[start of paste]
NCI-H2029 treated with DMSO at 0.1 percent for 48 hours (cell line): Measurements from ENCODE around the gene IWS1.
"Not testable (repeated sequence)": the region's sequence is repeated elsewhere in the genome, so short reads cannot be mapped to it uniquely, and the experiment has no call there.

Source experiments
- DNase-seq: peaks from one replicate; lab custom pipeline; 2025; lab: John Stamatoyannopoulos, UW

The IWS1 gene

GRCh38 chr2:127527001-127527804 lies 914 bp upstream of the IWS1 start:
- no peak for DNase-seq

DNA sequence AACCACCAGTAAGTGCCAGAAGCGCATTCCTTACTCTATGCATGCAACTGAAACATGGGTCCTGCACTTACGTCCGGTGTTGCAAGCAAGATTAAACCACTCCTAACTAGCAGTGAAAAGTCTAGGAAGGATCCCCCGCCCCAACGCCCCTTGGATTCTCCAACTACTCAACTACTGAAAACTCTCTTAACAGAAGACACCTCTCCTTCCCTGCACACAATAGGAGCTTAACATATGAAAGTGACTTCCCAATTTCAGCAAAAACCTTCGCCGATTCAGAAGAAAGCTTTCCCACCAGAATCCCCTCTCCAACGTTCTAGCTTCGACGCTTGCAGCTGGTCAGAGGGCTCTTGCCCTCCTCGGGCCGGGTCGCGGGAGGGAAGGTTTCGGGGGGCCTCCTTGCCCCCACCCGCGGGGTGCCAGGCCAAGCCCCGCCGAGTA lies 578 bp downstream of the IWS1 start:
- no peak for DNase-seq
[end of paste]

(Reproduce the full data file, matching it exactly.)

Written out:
NCI-H2029 treated with DMSO at 0.1 percent for 48 hours (cell line): Measurements from ENCODE around the gene IWS1.
"Not testable (repeated sequence)": the region's sequence is repeated elsewhere in the genome, so short reads cannot be mapped to it uniquely, and the experiment has no call there.

Source experiments
- DNase-seq: peaks from one replicate; lab custom pipeline; 2025; lab: John Stamatoyannopoulos, UW

The IWS1 gene

GRCh38 chr2:127527001-127527804 lies 914 bp upstream of the IWS1 start:
- no peak for DNase-seq

DNA sequence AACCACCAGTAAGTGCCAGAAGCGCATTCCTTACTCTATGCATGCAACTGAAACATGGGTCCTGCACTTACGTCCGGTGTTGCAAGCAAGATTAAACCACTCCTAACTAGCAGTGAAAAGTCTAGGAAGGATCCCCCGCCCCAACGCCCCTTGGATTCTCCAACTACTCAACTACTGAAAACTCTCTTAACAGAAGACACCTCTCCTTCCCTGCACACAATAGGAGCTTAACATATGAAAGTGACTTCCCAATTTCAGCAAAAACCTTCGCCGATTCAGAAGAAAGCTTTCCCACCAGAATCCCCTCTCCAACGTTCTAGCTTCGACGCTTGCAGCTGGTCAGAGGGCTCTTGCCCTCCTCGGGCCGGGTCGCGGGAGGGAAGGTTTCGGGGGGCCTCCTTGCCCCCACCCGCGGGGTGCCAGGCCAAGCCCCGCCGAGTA lies 578 bp downstream of the IWS1 start:
- no peak for DNase-seq